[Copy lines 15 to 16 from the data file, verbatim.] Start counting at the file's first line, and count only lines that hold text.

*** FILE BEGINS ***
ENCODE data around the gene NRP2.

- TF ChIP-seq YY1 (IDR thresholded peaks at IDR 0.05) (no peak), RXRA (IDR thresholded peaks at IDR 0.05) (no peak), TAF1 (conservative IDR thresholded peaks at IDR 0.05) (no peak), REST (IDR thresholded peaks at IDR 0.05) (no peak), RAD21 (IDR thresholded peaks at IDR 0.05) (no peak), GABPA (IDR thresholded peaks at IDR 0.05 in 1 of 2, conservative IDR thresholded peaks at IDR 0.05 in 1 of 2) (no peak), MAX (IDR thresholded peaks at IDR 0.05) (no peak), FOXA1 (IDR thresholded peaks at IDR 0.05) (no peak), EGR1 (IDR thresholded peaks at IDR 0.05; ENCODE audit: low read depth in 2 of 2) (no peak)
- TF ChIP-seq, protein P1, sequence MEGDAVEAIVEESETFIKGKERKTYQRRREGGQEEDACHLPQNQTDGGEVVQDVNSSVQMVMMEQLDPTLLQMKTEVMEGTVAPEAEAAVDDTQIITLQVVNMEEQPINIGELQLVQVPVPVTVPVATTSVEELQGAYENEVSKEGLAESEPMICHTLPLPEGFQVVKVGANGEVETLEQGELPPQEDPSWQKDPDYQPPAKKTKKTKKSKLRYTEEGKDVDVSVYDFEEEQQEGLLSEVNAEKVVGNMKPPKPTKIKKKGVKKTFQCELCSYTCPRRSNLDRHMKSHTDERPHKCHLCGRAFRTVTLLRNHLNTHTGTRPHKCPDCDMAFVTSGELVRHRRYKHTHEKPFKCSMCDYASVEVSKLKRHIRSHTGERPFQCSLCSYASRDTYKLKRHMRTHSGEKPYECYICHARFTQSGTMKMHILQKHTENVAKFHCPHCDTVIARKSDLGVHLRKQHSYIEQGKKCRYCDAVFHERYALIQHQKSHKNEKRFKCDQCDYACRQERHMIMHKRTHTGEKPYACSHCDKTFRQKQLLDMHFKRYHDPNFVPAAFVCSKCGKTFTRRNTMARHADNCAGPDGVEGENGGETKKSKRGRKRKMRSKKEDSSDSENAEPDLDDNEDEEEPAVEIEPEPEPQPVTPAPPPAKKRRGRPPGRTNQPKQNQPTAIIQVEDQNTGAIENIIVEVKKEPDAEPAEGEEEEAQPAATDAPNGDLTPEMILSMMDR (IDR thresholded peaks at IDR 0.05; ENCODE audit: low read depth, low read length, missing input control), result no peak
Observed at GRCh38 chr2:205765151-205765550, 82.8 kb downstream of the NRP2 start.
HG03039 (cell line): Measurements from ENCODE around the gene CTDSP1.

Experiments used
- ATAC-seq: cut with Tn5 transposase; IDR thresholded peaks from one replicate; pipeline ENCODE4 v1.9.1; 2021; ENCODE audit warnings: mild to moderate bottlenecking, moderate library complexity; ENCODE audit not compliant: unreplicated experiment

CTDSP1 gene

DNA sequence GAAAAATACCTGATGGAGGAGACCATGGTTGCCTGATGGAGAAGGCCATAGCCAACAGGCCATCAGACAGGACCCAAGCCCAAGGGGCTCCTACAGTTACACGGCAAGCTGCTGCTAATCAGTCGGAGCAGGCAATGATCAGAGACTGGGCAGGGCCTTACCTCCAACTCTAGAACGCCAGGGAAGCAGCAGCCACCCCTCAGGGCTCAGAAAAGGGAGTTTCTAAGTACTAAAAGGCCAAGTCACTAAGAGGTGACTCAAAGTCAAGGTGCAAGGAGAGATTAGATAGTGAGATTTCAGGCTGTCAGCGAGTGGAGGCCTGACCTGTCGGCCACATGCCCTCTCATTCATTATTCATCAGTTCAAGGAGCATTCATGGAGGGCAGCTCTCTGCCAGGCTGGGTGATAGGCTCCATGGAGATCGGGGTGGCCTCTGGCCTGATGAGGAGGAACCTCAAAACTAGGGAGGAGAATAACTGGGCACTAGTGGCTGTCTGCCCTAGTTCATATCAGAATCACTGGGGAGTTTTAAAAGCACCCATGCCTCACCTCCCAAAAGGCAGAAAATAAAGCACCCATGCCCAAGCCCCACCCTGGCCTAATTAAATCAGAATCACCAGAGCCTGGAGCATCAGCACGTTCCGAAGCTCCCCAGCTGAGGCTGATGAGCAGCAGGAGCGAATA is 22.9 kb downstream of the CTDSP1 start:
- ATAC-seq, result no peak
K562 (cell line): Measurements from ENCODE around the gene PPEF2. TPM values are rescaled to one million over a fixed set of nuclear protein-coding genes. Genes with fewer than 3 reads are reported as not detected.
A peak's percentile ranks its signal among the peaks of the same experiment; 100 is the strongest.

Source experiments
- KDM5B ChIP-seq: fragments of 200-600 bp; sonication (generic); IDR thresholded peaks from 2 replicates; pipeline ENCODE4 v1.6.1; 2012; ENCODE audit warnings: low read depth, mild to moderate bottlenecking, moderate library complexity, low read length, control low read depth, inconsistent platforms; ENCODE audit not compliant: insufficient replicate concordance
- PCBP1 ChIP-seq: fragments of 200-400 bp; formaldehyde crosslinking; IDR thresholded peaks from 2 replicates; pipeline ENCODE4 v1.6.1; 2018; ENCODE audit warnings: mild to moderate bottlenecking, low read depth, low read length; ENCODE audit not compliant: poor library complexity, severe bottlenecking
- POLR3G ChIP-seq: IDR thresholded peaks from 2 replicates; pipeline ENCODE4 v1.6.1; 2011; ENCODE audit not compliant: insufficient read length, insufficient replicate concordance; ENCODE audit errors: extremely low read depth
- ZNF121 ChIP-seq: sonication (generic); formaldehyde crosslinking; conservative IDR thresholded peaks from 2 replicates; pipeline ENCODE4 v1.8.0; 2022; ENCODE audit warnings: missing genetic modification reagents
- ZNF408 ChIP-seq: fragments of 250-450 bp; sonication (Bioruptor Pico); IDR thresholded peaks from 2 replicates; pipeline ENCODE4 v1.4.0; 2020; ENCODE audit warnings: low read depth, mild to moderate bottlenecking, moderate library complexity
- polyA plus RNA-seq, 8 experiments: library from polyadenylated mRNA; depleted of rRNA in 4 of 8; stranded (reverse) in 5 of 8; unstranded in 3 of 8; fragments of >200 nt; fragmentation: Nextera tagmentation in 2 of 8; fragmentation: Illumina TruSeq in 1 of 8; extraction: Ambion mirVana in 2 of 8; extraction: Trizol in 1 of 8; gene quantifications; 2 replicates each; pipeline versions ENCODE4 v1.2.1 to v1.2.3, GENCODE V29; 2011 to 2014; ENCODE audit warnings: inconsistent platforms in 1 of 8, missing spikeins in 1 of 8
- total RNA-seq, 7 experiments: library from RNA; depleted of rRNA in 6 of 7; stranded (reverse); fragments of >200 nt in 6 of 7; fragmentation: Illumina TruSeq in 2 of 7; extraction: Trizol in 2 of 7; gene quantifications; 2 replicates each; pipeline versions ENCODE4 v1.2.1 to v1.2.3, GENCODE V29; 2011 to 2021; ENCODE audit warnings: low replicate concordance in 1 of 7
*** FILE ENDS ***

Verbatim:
- PCBP1 ChIP-seq: fragments of 200-400 bp; formaldehyde crosslinking; IDR thresholded peaks from 2 replicates; pipeline ENCODE4 v1.6.1; 2018; ENCODE audit warnings: mild to moderate bottlenecking, low read depth, low read length; ENCODE audit not compliant: poor library complexity, severe bottlenecking
- POLR3G ChIP-seq: IDR thresholded peaks from 2 replicates; pipeline ENCODE4 v1.6.1; 2011; ENCODE audit not compliant: insufficient read length, insufficient replicate concordance; ENCODE audit errors: extremely low read depth